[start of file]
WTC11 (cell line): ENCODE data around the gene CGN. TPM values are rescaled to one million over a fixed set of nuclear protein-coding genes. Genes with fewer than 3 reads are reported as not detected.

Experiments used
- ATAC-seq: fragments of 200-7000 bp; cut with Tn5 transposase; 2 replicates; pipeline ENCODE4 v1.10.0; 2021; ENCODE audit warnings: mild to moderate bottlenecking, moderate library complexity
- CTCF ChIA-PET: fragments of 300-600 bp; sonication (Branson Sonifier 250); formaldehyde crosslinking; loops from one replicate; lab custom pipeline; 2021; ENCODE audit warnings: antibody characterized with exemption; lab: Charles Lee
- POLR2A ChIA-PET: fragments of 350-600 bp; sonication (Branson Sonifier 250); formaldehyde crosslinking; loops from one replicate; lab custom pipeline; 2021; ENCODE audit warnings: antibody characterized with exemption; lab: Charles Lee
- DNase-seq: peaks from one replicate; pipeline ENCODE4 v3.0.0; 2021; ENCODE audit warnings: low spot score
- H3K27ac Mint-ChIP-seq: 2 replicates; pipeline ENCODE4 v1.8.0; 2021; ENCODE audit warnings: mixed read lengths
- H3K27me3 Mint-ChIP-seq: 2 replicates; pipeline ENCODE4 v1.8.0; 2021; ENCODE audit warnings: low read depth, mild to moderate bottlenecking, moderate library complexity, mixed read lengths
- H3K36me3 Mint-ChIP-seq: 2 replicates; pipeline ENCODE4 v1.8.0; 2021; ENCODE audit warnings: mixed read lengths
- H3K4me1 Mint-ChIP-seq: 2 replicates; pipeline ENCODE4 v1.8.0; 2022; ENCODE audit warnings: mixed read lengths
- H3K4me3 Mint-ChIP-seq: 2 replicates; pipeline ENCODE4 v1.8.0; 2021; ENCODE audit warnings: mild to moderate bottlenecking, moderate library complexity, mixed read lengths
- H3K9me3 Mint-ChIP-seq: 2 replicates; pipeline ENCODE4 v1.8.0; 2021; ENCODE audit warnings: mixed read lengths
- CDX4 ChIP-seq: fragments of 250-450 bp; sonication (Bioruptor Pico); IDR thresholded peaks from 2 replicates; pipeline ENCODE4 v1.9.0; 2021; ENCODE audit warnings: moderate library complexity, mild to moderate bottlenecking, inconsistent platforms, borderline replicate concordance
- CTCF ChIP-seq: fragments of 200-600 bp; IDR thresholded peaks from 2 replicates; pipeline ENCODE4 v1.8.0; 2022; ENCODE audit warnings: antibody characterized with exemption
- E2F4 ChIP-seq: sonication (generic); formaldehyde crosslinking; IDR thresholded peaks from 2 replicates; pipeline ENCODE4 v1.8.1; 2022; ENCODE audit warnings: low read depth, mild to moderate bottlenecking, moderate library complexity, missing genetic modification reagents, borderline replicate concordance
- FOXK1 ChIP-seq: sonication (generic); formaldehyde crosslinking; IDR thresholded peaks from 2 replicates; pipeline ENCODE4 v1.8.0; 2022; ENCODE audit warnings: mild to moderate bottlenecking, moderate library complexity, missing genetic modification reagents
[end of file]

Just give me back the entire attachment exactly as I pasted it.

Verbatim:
WTC11 (cell line): ENCODE data around the gene CGN. TPM values are rescaled to one million over a fixed set of nuclear protein-coding genes. Genes with fewer than 3 reads are reported as not detected.

Experiments used
- ATAC-seq: fragments of 200-7000 bp; cut with Tn5 transposase; 2 replicates; pipeline ENCODE4 v1.10.0; 2021; ENCODE audit warnings: mild to moderate bottlenecking, moderate library complexity
- CTCF ChIA-PET: fragments of 300-600 bp; sonication (Branson Sonifier 250); formaldehyde crosslinking; loops from one replicate; lab custom pipeline; 2021; ENCODE audit warnings: antibody characterized with exemption; lab: Charles Lee
- POLR2A ChIA-PET: fragments of 350-600 bp; sonication (Branson Sonifier 250); formaldehyde crosslinking; loops from one replicate; lab custom pipeline; 2021; ENCODE audit warnings: antibody characterized with exemption; lab: Charles Lee
- DNase-seq: peaks from one replicate; pipeline ENCODE4 v3.0.0; 2021; ENCODE audit warnings: low spot score
- H3K27ac Mint-ChIP-seq: 2 replicates; pipeline ENCODE4 v1.8.0; 2021; ENCODE audit warnings: mixed read lengths
- H3K27me3 Mint-ChIP-seq: 2 replicates; pipeline ENCODE4 v1.8.0; 2021; ENCODE audit warnings: low read depth, mild to moderate bottlenecking, moderate library complexity, mixed read lengths
- H3K36me3 Mint-ChIP-seq: 2 replicates; pipeline ENCODE4 v1.8.0; 2021; ENCODE audit warnings: mixed read lengths
- H3K4me1 Mint-ChIP-seq: 2 replicates; pipeline ENCODE4 v1.8.0; 2022; ENCODE audit warnings: mixed read lengths
- H3K4me3 Mint-ChIP-seq: 2 replicates; pipeline ENCODE4 v1.8.0; 2021; ENCODE audit warnings: mild to moderate bottlenecking, moderate library complexity, mixed read lengths
- H3K9me3 Mint-ChIP-seq: 2 replicates; pipeline ENCODE4 v1.8.0; 2021; ENCODE audit warnings: mixed read lengths
- CDX4 ChIP-seq: fragments of 250-450 bp; sonication (Bioruptor Pico); IDR thresholded peaks from 2 replicates; pipeline ENCODE4 v1.9.0; 2021; ENCODE audit warnings: moderate library complexity, mild to moderate bottlenecking, inconsistent platforms, borderline replicate concordance
- CTCF ChIP-seq: fragments of 200-600 bp; IDR thresholded peaks from 2 replicates; pipeline ENCODE4 v1.8.0; 2022; ENCODE audit warnings: antibody characterized with exemption
- E2F4 ChIP-seq: sonication (generic); formaldehyde crosslinking; IDR thresholded peaks from 2 replicates; pipeline ENCODE4 v1.8.1; 2022; ENCODE audit warnings: low read depth, mild to moderate bottlenecking, moderate library complexity, missing genetic modification reagents, borderline replicate concordance
- FOXK1 ChIP-seq: sonication (generic); formaldehyde crosslinking; IDR thresholded peaks from 2 replicates; pipeline ENCODE4 v1.8.0; 2022; ENCODE audit warnings: mild to moderate bottlenecking, moderate library complexity, missing genetic modification reagents